Latina-American Teens With Depression Don’t Need DNA Testing, They Need Cultural Connection: “Some Girls” Documentary Review

While scrolling through Instagram, I came across “Some Girls” documentary. I was excited to finally find a film that focused on depression in teen Latina-Americans, something I wished existed when I was in high school with depression. That day I texted Kelly Duarte, The Strange is Beautiful’s media and pop culture contributor, and we met up to watch it together for free on Kanopy, a video streaming service for public libraries. Though the documentary has a lot of great things about it, such as bringing awareness to this under represented and under researched issue, we were disappointed because it ignored many root reasons of why Latina-American teens are more likely to get depression, and disagreed with the creator’s choice to use DNA testing as a means of healing – especially because they claim it helped them, yet they never had depression.

Preached What Didn’t Work

“Some Girls” documentary, taking place in 2012 and 2013 but released in 2017, was directed, produced, and narrated by New York based, Dominican-American journalist, podcaster, and filmmaker, Raquel Cepeda. The documentary features Cepeda following the lives of a varying number of teenage girls at Comunilife’s Life is Precious, a community-based suicide prevention program for Latinas ages 12 to 17 in the Bronx, and creator of the campaign “Ni Una Mas.” Cepeda gets the teens DNA testing, teaches them the real American history, and flies them to the Dominican Republic to connect with their roots. Rewind time, before working on this documentary, Cepeda did DNA testing on herself and wrote a book called “Bird of Paradise: How I Became Latina” released in March 2013 about how it helped her – though we confirmed with Cepeda via email that she never had depression. Why would Cepeda think that getting DNA testing done, visiting the Dominican Republic, and learning history would help Latina-American teens’ depression if it hadn’t worked for her own because she never had depression? Why would we have someone who has never had depression tell us how to feel better?

According to a Remezcla article, Cepeda got the idea after visiting Life is Precious for a career day. When talking to the girls, she realized how similar their struggles of disconnect between their American and Latinx cultural identity are to hers. Their program director, Beatriz Coronel, listed that, plus what they learn in school and the media they see as huge risk factors for suicidal Latinx teens. But why would DNA testing help versus connecting more with their culture?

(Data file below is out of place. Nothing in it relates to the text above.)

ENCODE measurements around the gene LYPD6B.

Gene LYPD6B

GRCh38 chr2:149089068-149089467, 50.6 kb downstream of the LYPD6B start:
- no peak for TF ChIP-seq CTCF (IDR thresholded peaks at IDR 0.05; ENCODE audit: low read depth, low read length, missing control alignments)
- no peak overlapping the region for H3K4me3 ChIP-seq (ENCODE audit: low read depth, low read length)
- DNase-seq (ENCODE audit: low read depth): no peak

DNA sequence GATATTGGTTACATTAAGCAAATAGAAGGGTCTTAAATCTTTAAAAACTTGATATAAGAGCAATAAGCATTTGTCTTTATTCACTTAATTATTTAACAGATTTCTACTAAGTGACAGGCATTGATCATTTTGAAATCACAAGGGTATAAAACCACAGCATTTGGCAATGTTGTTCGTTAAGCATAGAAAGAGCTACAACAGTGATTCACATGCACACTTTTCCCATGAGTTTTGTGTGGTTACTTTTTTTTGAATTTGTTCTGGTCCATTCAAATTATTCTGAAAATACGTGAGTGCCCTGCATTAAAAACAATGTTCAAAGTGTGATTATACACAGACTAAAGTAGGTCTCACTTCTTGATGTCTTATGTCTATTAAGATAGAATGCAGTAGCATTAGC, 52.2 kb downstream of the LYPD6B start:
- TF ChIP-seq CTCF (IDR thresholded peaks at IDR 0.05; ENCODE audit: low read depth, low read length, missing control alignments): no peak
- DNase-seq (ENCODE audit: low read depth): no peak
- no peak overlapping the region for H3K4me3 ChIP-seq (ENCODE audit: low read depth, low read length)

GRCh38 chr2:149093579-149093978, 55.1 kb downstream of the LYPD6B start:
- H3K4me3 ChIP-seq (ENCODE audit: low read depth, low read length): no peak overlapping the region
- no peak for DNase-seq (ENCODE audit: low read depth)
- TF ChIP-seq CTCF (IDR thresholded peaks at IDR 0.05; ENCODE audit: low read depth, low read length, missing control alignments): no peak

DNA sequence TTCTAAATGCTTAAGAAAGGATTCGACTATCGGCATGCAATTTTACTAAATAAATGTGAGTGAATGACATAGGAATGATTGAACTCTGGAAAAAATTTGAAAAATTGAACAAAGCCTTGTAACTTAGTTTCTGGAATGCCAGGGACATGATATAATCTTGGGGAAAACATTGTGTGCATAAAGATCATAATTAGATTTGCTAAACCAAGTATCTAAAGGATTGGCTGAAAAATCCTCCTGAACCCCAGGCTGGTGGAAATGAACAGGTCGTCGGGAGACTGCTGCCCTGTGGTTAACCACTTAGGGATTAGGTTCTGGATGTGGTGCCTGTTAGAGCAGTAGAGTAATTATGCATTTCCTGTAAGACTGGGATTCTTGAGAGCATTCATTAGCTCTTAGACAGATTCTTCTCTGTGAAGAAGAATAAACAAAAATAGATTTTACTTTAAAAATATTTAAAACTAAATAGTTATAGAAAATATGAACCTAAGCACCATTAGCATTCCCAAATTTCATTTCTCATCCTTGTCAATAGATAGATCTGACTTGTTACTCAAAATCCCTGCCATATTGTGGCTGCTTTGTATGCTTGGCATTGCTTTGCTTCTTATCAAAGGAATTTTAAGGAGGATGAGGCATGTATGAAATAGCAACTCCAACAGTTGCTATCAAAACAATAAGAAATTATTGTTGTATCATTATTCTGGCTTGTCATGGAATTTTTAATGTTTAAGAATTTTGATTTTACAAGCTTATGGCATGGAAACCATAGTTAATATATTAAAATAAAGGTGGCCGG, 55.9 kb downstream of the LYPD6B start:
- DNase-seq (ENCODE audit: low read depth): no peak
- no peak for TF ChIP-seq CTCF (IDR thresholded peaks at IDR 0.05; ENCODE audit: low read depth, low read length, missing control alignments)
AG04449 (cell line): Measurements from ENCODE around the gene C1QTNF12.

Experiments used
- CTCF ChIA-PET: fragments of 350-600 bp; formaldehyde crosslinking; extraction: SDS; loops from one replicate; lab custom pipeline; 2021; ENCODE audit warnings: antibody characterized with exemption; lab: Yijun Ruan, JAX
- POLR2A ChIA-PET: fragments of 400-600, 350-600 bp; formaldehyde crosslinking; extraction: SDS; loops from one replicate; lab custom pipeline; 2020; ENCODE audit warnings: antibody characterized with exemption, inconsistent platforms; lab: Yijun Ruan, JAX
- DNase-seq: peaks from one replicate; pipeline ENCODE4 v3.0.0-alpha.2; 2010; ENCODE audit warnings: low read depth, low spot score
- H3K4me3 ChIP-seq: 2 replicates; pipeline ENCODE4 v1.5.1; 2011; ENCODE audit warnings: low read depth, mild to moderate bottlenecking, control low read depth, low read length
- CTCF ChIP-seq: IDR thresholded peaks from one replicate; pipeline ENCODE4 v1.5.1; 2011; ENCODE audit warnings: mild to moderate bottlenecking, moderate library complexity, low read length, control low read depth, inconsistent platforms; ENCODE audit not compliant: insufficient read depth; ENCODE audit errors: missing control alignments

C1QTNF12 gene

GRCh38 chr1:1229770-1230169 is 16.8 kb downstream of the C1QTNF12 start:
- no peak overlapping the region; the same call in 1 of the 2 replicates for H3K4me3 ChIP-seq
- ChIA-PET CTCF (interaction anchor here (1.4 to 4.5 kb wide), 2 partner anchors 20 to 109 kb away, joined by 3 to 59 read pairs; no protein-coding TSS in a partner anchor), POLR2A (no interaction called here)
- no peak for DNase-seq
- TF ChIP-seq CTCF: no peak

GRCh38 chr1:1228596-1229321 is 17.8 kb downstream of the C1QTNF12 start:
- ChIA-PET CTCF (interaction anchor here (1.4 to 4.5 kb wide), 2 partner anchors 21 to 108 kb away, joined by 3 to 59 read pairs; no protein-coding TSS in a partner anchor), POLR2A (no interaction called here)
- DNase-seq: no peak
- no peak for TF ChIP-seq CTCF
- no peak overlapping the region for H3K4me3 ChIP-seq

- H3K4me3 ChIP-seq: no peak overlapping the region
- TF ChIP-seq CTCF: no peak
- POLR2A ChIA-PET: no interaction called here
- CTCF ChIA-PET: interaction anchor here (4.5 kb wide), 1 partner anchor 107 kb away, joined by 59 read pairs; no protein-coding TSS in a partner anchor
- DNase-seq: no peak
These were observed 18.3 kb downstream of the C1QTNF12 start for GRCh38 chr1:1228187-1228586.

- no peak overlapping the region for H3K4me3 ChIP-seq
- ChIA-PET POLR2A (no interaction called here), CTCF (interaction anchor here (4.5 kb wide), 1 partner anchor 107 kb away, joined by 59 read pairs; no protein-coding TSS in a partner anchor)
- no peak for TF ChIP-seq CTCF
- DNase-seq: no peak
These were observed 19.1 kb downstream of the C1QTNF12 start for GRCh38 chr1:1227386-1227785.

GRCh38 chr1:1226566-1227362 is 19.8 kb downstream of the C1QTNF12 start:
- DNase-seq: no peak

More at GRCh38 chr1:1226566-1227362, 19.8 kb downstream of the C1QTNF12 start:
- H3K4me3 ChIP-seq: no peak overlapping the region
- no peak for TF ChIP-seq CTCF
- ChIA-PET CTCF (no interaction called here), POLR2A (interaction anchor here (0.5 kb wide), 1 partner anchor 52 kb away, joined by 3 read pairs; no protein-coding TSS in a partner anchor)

Cultural Connection Heals, Not DNA Testing

“I personally don’t like the idea of using DNA testing to find out who you are since it is the culture you grew up with that is so much more important. I’ve seen people use their ancestral DNA to excuse many toxic behaviors (i.e racism) so I don’t like the idea of using DNA to fully form a basis of what is a spiritual journey to rediscover a culture that they don’t fully belong to,” said Kelly Duarte, The Strange is Beautiful’s media and pop culture contributor.

Agreeably, for me, I grew up with family of Peruvian culture from my mom’s side. If I did a DNA test, I’d probably find that I’m half European from my dad’s side, and part Spanish and Portuguese. None of that would change my depression because since I was a child, having pride in my Peruvian culture gave me confidence. I felt special because of the traditions my family had, the food I could teach my friends about, and our oral stories.

In our opinion, it would have been more beneficial for the Latina-American teens to have learned more about the specific culture they identify with, and to travel to that country to see their culture’s history, food, and energy.

Historical Connection Hypothesis Insufficient

In the documentary, the teens traveled to the Dominican Republic for the purpose of learning the history of Latinx migration to the states to help heal them. Cepeda’s implied hypothesis was, because they don’t know their history, they are more depressed than other groups of people. But what about African Americans who don’t know their history? If this was true, why are Latina-teens the highest group at-risk of suicide and not African American teen girls? Lack of historical representation and connection can be a correlation between Latina-American teen’s depression, but it doesn’t explain why they are most at-risk.

Missed Opportunity to Discuss Anti-Blackness

The trip also taught the girls about the bond between Latinx and black people, but it did not expand enough on anti-blackness and how it relates to mental health. For viewers, the history lesson during their trip may help in ridding of anti-black feelings afro-Latinx teens might have toward themselves, but it didn’t seem to impact one of the girls in the film named Maria Celeste. Before the trip to the Dominican Republic, Maria Celeste received her DNA results that she is from Southwest Africa and expressed much disappointment because she thought being African sounded “boring.” At the end of the documentary, we find that Maria Celeste still feels the same. When she had first said that being African sounded “boring,” the documentary could have discussed anti-blackness in the Latinx community and how it relates to her depression, but they didn’t and many other aspects of Latinx culture relating to mental health were sorely left out.

“I wish they had touched more on the ideas of mental health and how it relates to Latinidad. Many Latinx kids grow up in toxic households because of traditional expectations. There’s anti-blackness in the community that causes many of the girls in the documentary to hate themselves. There’s strict gender roles that one is expected to conform to. These are all topics that could’ve been talked about that the documentary only mentions or straight up ignores,” said Duarte.

Left Out Many Aspects of Latinidad Mental Health